Curious entrepreneurs are encouraged to attend one of three informative workshops in the city. They are:
  • Tuesday, June 21 at TechTown Detroit, 440 Burroughs, 6 p.m. to 7:30 p.m.
  • Wednesday, June 29 at Mash Detroit, 14711 Mack Avenue, 6 p.m. to 7:30 p.m.
  • Thursday, June 30 at Always Brewing Detroit, 19180 Grand River Avenue, 5:30 p.m. to 7:00 p.m.
Previous winners include House of Pure Vin, Paramita Sound, Tribalfare, Mama Coo's Boutique, Third Wave Music and 2015 Hatch Detroit winner Live Cycle Delight.

The cost for Retail Boot Camp is $499. Applications are being accepted June 27 to Aug. 19. Visit the Retail Boot Camp website to apply.

Got a development news story to share? Email MJ Galbraith here or send him a tweet @mikegalbraith.

New beverage director to accompany Rock City Eatery's move to Midtown

There's a lot of work involved in Rock City Eatery's eventual move from Hamtramck to Detroit's Midtown district. An expanded menu, both thoughtful and bold, has been developed. The space itself, the old Bangkok Cuisine Express restaurant on Woodward, has been stripped to its bare form and will be re-built from the inside-out. The bar is being built and the bathrooms are nearly selfie-ready. The custom-made furniture is being assembled by hand. 

There's also hires to be made, like beverage director Elizabeth Cosby. She's been tasked with creating a drink menu that pairs with both the familiar Rock City Eatery dishes, as well as the new and adventurous menu items like Ants on a Logpickled celery, peanut butter, and, yes, actual antsand Pancakes and Sausage, which includes a duck sausage patty sandwiched between two scallion pancakes with bone marrow butter topping it off.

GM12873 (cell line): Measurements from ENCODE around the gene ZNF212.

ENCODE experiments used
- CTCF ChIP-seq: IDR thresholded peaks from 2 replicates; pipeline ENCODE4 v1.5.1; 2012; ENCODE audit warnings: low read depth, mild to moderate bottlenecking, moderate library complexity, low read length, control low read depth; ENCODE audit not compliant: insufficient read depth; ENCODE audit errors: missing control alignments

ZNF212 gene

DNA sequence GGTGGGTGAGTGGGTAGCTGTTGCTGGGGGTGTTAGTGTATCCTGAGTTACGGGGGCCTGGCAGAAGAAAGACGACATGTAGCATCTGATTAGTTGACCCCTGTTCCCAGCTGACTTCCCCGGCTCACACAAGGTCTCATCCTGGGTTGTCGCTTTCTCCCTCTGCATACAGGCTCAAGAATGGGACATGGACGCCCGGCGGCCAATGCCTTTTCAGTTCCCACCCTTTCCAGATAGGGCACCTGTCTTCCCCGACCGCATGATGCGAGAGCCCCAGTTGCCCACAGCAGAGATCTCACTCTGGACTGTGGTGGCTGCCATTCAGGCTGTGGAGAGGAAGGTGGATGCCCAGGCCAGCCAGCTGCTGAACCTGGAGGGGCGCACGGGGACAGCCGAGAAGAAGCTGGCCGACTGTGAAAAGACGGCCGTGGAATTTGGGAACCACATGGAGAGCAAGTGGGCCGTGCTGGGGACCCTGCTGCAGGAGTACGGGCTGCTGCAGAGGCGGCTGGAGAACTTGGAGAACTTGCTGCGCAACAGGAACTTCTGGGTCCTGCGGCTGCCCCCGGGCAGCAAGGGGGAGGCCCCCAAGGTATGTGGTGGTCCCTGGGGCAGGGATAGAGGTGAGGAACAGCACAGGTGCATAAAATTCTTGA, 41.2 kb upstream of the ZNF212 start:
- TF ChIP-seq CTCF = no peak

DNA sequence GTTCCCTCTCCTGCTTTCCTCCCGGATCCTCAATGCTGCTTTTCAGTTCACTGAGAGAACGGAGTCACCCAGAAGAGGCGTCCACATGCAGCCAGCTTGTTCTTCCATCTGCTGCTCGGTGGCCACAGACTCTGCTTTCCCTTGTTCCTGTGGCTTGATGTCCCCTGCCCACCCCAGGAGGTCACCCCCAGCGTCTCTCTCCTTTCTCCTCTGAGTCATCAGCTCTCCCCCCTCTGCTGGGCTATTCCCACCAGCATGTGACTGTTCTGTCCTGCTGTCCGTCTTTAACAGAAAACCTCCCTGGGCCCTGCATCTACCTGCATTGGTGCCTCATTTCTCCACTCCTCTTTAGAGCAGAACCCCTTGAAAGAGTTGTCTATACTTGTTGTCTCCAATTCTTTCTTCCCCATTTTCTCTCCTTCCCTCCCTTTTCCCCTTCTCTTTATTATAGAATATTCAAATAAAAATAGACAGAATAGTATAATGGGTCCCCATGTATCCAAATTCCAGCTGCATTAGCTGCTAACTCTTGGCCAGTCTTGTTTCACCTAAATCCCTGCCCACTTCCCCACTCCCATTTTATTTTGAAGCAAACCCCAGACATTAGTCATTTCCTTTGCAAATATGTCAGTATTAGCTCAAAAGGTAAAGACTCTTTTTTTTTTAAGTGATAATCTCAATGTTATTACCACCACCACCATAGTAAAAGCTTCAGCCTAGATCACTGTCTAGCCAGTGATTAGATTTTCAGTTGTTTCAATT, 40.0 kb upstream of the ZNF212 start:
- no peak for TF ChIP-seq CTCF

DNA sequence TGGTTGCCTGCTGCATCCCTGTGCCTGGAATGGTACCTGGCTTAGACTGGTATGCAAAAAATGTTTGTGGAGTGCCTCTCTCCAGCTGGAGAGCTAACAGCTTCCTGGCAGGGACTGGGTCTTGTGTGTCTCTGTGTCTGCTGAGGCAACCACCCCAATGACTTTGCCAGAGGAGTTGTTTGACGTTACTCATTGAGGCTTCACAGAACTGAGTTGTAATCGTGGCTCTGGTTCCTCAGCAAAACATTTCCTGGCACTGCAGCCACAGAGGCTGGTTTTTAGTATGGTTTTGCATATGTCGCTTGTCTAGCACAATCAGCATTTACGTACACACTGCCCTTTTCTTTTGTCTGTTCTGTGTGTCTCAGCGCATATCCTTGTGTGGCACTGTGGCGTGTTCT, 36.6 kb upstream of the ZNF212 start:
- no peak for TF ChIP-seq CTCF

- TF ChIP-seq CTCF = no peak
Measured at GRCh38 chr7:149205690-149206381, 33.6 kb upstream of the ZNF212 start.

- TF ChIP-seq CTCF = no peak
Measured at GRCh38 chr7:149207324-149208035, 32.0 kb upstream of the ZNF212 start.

During a recent media preview, Rock City Eatery owners Nikita Sanches and Jessica Imbronone Sanches debuted nine plates from the new menu. These new items and more will complement popular ones from the old Hamtramck location. From Ants on a Log to a bone marrow pate, lobster rolls to blood sausage pierogi, the new menu had local food and restaurant writers abuzz.

Cosby also contributed with her carefully chosen drink pairings that included a range of beer, wine and cocktails. "We don't want to focus only on what you know, we want to provide an adventure," says Cosby. Locally-made craft beer, wine, and spirits are a focus, while so, too, are drinks that originate from the same geographic regions as particular menu items.

There is no official opening date for Rock City Eatery in Midtown, though it's not far off. It will be located at 4216 Woodward Ave. in Detroit.

Got a development news story to share? Email MJ Galbraith here or send him a tweet @mikegalbraith.

70 units in 30 days: Forest Arms redevelopment fills up fast in Midtown

Having met Scott Lowell on the grounds of the Forest Arms redevelopment, he has the look of a person nearing the end of a long journey. He's tired, relieved, and grateful. After the better part of a decade, Lowell and his wife Carolyn Howard's rehabilitation of the Forest Arms apartment building in Midtown is going to accept its first tenants since 2008. They opened the building up to the market and, in just 30 days, it reached full capacity. 70 units. No vacancy. Residents begin to move in May 28.

The apartment building, built in 1905, experienced a devastating fire in 2008. One person died and the rest were displaced, many with their belongings destroyed. The roof caved in, leaving the building open to the elements. It was a disaster, one that some in the neighborhood believed would surely result in the razing of the historic building. Lowell and Howard, experienced developers with both residences and restaurants to their credit, decided to take on the project, their biggest to date. After six years of the stop-start nature of nailing down the financing and two years of construction, the Forest Arms is open for business.